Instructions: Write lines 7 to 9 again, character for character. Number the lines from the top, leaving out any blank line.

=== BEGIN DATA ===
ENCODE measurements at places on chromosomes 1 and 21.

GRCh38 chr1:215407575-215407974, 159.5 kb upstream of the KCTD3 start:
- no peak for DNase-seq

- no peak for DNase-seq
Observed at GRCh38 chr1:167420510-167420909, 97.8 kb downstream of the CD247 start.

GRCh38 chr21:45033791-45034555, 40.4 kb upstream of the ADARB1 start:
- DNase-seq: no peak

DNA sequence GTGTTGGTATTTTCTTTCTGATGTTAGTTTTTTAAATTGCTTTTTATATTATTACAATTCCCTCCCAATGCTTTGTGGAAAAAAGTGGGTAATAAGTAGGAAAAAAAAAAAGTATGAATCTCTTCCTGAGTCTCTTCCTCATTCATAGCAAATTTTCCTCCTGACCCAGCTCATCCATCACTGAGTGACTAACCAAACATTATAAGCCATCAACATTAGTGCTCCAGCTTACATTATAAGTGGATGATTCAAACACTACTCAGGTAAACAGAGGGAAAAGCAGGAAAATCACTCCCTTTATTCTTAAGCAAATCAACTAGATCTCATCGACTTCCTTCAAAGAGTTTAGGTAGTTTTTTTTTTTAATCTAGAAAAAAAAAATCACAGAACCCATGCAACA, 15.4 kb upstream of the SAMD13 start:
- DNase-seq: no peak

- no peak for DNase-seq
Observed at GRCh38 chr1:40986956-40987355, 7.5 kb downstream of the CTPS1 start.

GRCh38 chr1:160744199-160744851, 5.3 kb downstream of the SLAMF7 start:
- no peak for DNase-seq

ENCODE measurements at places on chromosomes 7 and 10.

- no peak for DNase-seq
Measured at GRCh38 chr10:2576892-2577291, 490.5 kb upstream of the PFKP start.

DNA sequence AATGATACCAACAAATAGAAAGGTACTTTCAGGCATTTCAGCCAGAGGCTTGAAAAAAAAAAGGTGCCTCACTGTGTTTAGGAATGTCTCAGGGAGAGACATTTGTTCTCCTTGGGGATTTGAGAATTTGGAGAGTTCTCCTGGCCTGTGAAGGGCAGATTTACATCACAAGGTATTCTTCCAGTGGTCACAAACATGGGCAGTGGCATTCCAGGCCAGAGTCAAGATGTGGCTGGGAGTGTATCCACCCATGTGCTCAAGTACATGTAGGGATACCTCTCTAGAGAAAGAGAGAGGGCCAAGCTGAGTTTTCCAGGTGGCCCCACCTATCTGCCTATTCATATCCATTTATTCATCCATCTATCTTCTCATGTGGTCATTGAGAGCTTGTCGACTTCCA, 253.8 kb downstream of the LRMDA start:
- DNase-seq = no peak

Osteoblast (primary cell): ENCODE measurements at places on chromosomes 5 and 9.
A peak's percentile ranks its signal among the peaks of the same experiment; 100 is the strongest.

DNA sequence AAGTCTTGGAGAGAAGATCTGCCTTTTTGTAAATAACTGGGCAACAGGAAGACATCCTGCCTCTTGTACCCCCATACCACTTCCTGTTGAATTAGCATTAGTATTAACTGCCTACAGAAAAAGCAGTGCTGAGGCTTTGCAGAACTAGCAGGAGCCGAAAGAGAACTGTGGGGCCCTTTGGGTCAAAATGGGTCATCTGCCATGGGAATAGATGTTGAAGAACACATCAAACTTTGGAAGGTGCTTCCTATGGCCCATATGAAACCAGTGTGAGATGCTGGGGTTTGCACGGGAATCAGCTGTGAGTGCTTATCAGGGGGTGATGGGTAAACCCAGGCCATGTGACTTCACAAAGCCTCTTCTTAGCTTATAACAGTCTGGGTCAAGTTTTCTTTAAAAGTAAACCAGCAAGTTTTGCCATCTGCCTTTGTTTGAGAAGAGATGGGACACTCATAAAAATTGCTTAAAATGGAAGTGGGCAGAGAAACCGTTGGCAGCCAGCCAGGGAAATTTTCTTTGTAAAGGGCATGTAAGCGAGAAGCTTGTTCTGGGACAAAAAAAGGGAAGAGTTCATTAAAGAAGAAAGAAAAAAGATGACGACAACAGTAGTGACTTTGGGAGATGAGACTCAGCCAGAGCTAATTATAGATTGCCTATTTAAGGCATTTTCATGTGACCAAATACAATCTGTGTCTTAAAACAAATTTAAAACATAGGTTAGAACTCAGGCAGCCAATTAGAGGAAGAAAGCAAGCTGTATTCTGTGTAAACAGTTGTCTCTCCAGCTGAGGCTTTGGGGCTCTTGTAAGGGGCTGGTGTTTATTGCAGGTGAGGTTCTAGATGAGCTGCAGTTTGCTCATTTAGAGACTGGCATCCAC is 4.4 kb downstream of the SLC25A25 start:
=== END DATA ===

- DNase-seq: no peak

DNA sequence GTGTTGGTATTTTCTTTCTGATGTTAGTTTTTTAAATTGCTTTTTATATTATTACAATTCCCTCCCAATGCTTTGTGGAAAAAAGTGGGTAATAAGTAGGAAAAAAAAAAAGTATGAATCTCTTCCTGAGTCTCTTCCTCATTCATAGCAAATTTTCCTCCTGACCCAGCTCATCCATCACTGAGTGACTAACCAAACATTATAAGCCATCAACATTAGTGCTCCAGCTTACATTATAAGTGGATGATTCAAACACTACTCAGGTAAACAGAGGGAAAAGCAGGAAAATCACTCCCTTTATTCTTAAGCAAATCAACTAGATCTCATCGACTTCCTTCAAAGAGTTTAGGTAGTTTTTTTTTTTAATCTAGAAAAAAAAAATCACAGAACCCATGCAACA, 15.4 kb upstream of the SAMD13 start:
- DNase-seq: no peak